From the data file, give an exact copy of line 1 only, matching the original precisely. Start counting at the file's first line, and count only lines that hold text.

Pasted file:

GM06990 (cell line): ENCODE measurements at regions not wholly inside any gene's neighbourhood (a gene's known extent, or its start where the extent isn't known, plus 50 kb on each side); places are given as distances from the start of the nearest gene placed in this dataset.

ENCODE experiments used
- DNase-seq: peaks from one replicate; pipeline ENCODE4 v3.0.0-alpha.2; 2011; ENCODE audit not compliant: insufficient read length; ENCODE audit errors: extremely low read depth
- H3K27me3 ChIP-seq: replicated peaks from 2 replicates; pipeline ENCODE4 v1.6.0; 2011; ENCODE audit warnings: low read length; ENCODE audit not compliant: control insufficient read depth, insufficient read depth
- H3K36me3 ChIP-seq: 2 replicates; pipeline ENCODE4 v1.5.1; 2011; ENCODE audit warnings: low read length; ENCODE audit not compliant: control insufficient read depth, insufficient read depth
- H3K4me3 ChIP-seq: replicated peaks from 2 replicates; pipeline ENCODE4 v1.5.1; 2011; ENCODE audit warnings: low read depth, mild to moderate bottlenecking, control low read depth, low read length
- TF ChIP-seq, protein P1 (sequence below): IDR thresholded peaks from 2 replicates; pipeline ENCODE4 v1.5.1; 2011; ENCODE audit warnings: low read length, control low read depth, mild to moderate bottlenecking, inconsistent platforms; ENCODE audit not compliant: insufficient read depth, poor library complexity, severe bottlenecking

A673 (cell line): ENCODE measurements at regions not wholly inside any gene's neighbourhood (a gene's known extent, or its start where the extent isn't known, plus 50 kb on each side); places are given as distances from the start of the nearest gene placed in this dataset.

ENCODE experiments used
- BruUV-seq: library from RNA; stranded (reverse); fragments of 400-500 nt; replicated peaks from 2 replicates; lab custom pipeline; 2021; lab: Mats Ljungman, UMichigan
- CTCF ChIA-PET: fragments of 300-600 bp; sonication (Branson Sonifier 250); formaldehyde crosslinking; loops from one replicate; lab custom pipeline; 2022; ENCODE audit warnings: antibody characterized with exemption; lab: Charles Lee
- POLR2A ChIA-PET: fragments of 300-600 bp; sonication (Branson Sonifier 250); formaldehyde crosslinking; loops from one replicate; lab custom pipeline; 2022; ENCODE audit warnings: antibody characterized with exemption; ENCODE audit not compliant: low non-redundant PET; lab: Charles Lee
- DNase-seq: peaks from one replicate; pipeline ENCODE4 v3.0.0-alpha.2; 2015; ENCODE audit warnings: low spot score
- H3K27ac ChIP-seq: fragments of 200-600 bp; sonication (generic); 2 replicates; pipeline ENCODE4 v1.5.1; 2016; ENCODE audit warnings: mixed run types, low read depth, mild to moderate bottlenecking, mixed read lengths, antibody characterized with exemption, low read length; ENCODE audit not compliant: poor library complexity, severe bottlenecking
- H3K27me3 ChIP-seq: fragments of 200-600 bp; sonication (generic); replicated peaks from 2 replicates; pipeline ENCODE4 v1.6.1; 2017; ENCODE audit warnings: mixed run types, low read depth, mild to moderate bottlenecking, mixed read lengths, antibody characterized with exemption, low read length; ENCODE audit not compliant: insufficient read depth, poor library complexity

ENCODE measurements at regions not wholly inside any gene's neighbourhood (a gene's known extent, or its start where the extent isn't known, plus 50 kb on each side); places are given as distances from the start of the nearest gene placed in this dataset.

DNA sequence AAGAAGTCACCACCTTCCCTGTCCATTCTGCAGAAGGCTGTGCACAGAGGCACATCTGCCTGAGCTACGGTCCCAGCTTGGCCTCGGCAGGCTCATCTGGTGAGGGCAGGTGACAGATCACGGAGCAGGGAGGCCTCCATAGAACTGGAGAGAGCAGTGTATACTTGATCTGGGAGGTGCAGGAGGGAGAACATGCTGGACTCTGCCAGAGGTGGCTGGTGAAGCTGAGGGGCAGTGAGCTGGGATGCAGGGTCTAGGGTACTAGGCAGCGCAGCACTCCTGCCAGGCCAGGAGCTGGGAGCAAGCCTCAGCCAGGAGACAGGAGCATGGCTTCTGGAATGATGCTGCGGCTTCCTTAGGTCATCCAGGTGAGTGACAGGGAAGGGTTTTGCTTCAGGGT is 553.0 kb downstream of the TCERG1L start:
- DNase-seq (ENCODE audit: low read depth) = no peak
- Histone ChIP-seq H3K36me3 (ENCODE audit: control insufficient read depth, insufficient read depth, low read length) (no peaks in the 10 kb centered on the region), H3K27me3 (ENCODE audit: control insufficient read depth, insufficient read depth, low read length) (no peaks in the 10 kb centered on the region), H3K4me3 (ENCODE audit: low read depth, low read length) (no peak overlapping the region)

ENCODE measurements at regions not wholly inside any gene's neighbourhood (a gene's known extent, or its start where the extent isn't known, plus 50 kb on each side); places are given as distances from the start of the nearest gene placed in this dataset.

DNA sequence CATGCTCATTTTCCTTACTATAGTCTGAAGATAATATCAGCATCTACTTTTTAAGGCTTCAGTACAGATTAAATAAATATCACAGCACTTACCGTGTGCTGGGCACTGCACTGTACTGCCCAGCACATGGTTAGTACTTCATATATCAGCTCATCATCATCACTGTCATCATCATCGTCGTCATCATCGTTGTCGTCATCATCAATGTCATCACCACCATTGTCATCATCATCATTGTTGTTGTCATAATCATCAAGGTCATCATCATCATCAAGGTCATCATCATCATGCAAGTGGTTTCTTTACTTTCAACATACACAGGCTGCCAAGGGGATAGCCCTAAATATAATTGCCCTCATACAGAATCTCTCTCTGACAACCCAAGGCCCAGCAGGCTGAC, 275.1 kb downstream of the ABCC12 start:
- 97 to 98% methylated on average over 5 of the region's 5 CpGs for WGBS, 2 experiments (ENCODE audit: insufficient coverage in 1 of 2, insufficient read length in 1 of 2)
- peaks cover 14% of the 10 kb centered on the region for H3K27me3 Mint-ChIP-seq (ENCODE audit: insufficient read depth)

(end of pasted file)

GM06990 (cell line): ENCODE measurements at regions not wholly inside any gene's neighbourhood (a gene's known extent, or its start where the extent isn't known, plus 50 kb on each side); places are given as distances from the start of the nearest gene placed in this dataset.